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Farsighted: How We Make the Decisions That Matter the Most by Steven Johnson

Published in September of 2018.

Academic decision making is perhaps an oxymoron, but academic decisions must we make.

We make decisions all the time. We sit on search committees to decide whom to hire. We participate in strategic committees to make recommendations on university policies and initiatives. Some of you serve on tenure and promotion committees.

But what if our decision-making processes are flawed?

If we are bad decision makers?

Farsighted is a book about decision science. The science of decision making.

I sort of vaguely knew that there are academics who have devoted themselves to discovering how groups and individuals can make better decisions.

I’ve read Tetlock’s stuff on expert political judgment (another oxymoron) and superforcastersBlack Box Thinking is an excellent book on all of our bad decisions. The Organized Mind helped me think about how I could better organize my mind. Red Teams convinced me of the value of explicitly challenging our assumptions.

Other great books that are at least partly about how bad we are at making decisions include Nudge, Thinking Fast and Slow, Predictably Irrational and The Signal and the Noise. Maybe you can add some others. (Do I hear votes for every book by Chip and Dan Heath?).

Until reading Farsighted, I had not quite put together that all these books are part of a larger disciplinary conversation about decision science. This discipline brings in theories and methods for cognitive science, behavioral economics, sociology, and other scientific threads.

The genius of Steven Johnson is his ability synthesize and weave together a vast amount of scientific findings into a cohesive and surprising narrative.

At this point, I don’t even read the book reviews when a new Steven Johnson book comes out. I just read the book.

Since Farsighted is a popular book about academic research, Johnson synthesizes the literature through storytelling. He tells the story of the bad 19th-century decision to fill in Collect Pond in Lower Manhattan, and the good 2011 decision to send SEAL Team 6 into bin Laden's compound in Abbottabad.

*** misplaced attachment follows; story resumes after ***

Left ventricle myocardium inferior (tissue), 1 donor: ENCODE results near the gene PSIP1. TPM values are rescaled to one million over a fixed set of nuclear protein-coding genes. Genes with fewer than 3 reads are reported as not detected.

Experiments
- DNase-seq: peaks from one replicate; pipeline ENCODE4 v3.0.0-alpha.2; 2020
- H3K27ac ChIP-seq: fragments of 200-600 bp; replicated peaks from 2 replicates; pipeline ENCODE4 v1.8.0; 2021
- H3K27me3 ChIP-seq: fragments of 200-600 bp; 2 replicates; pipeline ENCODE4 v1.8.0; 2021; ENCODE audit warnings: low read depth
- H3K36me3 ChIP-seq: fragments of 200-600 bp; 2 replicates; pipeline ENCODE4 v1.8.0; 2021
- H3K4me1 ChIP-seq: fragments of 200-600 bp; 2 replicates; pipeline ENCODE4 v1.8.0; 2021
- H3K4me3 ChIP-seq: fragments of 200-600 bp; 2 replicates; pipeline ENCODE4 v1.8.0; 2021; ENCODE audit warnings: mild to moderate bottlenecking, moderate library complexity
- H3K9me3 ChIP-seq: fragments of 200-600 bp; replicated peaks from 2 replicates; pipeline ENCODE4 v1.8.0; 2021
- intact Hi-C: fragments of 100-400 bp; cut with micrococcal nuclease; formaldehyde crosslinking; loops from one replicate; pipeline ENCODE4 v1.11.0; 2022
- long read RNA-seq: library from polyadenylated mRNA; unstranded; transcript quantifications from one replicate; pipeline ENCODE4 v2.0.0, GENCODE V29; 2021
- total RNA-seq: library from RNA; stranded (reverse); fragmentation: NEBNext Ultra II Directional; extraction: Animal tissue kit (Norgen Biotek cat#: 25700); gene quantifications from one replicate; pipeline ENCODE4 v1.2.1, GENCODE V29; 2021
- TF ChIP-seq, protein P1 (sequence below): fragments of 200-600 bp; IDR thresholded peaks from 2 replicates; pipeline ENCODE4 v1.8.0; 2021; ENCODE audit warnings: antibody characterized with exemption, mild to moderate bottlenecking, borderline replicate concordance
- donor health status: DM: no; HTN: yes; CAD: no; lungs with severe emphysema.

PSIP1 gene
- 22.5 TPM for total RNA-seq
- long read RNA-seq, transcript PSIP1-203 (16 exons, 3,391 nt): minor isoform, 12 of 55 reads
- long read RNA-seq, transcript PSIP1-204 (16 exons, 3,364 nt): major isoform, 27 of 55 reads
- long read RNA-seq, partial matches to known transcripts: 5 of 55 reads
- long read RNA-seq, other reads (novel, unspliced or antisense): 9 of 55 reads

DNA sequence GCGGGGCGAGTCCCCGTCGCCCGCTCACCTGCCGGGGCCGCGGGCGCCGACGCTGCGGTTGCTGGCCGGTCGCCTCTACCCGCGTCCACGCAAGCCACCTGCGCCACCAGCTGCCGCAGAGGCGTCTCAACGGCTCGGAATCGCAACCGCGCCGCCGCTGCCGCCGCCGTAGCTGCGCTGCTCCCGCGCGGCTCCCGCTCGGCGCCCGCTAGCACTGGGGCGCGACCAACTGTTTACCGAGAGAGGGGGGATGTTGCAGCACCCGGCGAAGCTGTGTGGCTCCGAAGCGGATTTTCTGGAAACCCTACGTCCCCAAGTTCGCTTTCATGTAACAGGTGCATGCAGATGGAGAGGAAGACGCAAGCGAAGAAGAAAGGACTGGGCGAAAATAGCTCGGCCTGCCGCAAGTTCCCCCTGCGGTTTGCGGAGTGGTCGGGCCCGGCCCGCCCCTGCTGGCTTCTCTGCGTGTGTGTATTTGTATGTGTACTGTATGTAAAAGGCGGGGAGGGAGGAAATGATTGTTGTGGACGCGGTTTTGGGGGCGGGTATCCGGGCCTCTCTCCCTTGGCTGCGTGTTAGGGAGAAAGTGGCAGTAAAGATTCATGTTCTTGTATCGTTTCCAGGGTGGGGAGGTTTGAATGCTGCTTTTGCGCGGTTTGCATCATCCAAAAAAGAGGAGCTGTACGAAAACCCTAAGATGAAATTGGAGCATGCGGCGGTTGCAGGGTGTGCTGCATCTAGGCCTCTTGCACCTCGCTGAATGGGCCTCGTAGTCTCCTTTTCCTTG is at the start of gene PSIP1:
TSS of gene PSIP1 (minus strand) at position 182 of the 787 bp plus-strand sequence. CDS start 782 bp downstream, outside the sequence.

Johnson thinks we are getting better at decision making. We have access to more data. We have better practices to help us make decisions, such as scenario planning, red teaming, and premortems.

Decision science, however, is seldom taught in college. Johnson notes that while the subject may be taught in business schools, the methods and theories of effective decision making are almost never a part of the core undergraduate curriculum.

I’d take Johnson’s critique even further. Would not it make sense to have experts in decision science on our academic committees? Should not we follow the basic principles of good decision making when we are making academic decisions?

One example that Johnson gives of suboptimal decision making are decisions made by non-diverse groups. The more similar a group is to each other, the worse the decisions will end up being. In group discussions, the ideas and knowledge that the group holds in common will tend to surface, while disparate or edge ideas will remain hidden.

How often do we seek out people with different backgrounds and experiences in our academic decision-making processes?

Are you a fan of Steven Johnson?

What decision making books do you recommend?

What are you reading?

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